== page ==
1920s >> 1929 >> no-297-may-1929

Socialist Brevities

 
The Gate to More.
You all know, of course, that Unemployment can be both nice and nasty—the degrees of niceness and nastiness depending entirely upon the quality of wisdom displayed in choosing one’s parents. Locker- Lampson, Fat-fee Smith, Lloyd George, etc., etc., suffer their pangs amidst the lush verdure of the Riviera, but we workers prefer to cultivate our faculties of observation by meandering around looking for the display of that soul-stirring caption — “Hands wanted”! (Of course, if you are a baker, you may be expected to use your feet!)

 

However, let us look at unemployment as known to, and regarded as a normal risk by, the workers. Labour “leaders,” “economists,” and “captains of industry,” have constantly asserted that the cure for this disease is “More production,” “Rationalisation ” or “Nationalisation” —all fancied names for the increased exploitation of the workers. “Look at America!” they say. But let us look at England first. Lord Ebbisham, the President of the Federation of British Industries, in an article in the “Morning Post” (14/1/29), surveying British industrial conditions during 1928, makes the following statement:—

   Lastly, the reliability of unemployment returns as an index to industrial activity has been affected by the economy of effort and labour, which is one of the outstanding features of post-war industrial reorganisation. There is little doubt that post-war methods of manufacture aim at increasing output while actually decreasing the number of men engaged in production. That most of the workers so displaced will find employment in new industries does not minimise the significance of the possibility that, if the present tendency continues manufacturing, as opposed to marketing, finance, and other commercial activities, will in the future make progressively decreasing demands on the population, and in that sense will play a smaller part as a contributor to the general prosperity. (Our Italics.)

More production, more—unemployment!

 

Observe that manufacturing (i.e., wealth production) will continue to make lesser and lesser “demand on the population.” A very generous interpretation of the 1921 Census returns gives us 7,615,198 workers engaged in productive occupations out of a population of about 45,000,000 (see pamphlet “Socialism,” pages 9 and 10), so the workers should feel quite complacent as to their prospects of increased leisure in the future.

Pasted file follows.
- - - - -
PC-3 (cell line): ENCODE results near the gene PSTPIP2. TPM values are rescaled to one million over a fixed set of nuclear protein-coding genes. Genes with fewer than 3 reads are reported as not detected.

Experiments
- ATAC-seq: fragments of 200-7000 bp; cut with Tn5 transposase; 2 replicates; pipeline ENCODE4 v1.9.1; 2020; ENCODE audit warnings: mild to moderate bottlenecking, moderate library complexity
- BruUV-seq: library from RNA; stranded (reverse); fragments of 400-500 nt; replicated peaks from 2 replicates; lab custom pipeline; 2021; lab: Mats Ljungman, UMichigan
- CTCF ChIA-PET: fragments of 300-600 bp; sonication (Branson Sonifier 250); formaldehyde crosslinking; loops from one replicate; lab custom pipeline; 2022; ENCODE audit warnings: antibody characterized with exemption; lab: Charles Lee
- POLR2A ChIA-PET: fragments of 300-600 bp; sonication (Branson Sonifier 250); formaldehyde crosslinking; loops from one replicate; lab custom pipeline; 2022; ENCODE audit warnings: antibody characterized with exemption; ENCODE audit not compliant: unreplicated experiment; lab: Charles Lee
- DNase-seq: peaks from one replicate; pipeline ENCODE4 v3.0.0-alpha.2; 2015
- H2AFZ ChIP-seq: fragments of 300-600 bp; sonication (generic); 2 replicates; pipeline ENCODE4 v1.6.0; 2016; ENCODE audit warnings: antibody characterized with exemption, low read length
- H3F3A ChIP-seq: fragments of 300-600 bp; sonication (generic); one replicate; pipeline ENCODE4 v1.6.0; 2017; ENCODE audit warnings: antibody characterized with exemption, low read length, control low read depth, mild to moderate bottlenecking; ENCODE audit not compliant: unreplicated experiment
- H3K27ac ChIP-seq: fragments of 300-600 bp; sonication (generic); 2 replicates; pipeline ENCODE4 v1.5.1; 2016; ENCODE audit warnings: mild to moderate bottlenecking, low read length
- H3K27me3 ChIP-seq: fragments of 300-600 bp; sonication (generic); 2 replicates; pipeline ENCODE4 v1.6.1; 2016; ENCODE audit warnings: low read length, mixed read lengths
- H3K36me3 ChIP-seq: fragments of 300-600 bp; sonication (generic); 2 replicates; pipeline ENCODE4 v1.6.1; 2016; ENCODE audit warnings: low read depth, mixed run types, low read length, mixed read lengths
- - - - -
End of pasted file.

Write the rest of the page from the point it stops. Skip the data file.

But apparently, marketing, finance, etc., will make more and more “demands on the population.” Perhaps. Let us see. The “Morning Post” (1/1/29) provides us with a nice little tit-bit:—

 

ROBOT BANK CLERKS

Will there be fewer openings for junior clerks in our large banks, owing to the ever-increasing efficiency of the ledger-posting, exchange-reckoning automatic devices being introduced? One of the latest of these devices is an American ledger-posting machine which writes out customers’ bank balances in their pass-books and posts the amount of credit and debit.
Under the new system a girl can do the work of two or three men. One of the largest London Banks is doing all its complicated exchange conversions by machine, and all foreign currencies can be turned into pounds sterling by turning a handle. A British machine for ledger-posting is being used at Lloyds’ head office, and nearly all bank branches are saving hours every week by up-to-date machines.

One need not be a prophet to see what this state of affairs might lead to in the future. I will hazard a guess, anyhow!

 

Scene : A big Stores in 19—?

 

Salesman (to customer): “Bank clerks, Sir? Yessir! Fine line in to-day, sir. Six for sixpence each, sir. Or thirteen for a shilling if you are not superstitious, sir. Four gross, sir? Thank you, sir. They will be delivered to-morrow, sir, 12.30 p.m., in one of our plain vans, together with our free insurance policy. Good*day, sir.”

 

Ah! But engineering will always be safe for the workers. Munitions, ships and things. Do not, therefore, let the following paragraph, culled from the “Manchester Guardian” (14/1/29) disquiet you unduly:

 

  Mr. James Rowan, general secretary of the Electrical Trades Union, in his monthly report to the members, writes that the most remarkable feature of the past year has been the heavy production on the one hand in most of the staple industries, and on the other the large percentage of unemployment in the same industries. Shipbuilding in 1928 produced a tonnage in excess of all previous years, except 1922, yet so great has been the progress of labour-saving devices that the percentage of unemployed in shipbuilding districts never seems to have gone below 10 per cent., and in many cases had reached 20 per cent., and even 25 per cent.
In the engineering section much the same state of things has prevailed. The motor section had a great year, and certainly there was a boom in electrical engineering.